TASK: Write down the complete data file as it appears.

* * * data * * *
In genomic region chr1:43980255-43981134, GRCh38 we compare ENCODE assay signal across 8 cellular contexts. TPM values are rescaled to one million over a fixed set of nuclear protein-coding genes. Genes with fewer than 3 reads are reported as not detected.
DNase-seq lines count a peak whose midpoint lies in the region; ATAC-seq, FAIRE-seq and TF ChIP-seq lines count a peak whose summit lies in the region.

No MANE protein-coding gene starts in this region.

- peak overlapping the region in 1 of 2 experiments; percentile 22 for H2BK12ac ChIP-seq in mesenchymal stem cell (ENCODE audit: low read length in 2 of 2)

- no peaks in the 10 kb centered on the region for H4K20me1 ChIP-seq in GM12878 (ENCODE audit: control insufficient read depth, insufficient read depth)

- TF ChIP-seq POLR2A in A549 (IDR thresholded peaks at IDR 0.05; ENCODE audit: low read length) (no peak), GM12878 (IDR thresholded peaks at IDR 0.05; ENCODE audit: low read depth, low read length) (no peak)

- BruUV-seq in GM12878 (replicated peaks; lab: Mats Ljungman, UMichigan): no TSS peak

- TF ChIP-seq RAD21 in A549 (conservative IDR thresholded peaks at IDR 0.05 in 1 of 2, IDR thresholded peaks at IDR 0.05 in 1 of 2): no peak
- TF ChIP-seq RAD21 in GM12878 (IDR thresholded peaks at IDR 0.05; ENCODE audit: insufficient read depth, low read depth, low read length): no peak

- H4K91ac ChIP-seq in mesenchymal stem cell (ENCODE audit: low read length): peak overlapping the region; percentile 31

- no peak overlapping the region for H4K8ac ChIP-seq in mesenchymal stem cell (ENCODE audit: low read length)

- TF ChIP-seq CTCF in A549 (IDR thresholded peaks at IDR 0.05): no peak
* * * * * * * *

In genomic region chr1:43980255-43981134, GRCh38 we compare ENCODE assay signal across 8 cellular contexts. TPM values are rescaled to one million over a fixed set of nuclear protein-coding genes. Genes with fewer than 3 reads are reported as not detected.
DNase-seq lines count a peak whose midpoint lies in the region; ATAC-seq, FAIRE-seq and TF ChIP-seq lines count a peak whose summit lies in the region.

No MANE protein-coding gene starts in this region.

- peak overlapping the region in 1 of 2 experiments; percentile 22 for H2BK12ac ChIP-seq in mesenchymal stem cell (ENCODE audit: low read length in 2 of 2)

- no peaks in the 10 kb centered on the region for H4K20me1 ChIP-seq in GM12878 (ENCODE audit: control insufficient read depth, insufficient read depth)

- TF ChIP-seq POLR2A in A549 (IDR thresholded peaks at IDR 0.05; ENCODE audit: low read length) (no peak), GM12878 (IDR thresholded peaks at IDR 0.05; ENCODE audit: low read depth, low read length) (no peak)

- BruUV-seq in GM12878 (replicated peaks; lab: Mats Ljungman, UMichigan): no TSS peak

- TF ChIP-seq RAD21 in A549 (conservative IDR thresholded peaks at IDR 0.05 in 1 of 2, IDR thresholded peaks at IDR 0.05 in 1 of 2): no peak
- TF ChIP-seq RAD21 in GM12878 (IDR thresholded peaks at IDR 0.05; ENCODE audit: insufficient read depth, low read depth, low read length): no peak

- H4K91ac ChIP-seq in mesenchymal stem cell (ENCODE audit: low read length): peak overlapping the region; percentile 31

- no peak overlapping the region for H4K8ac ChIP-seq in mesenchymal stem cell (ENCODE audit: low read length)

- TF ChIP-seq CTCF in A549 (IDR thresholded peaks at IDR 0.05): no peak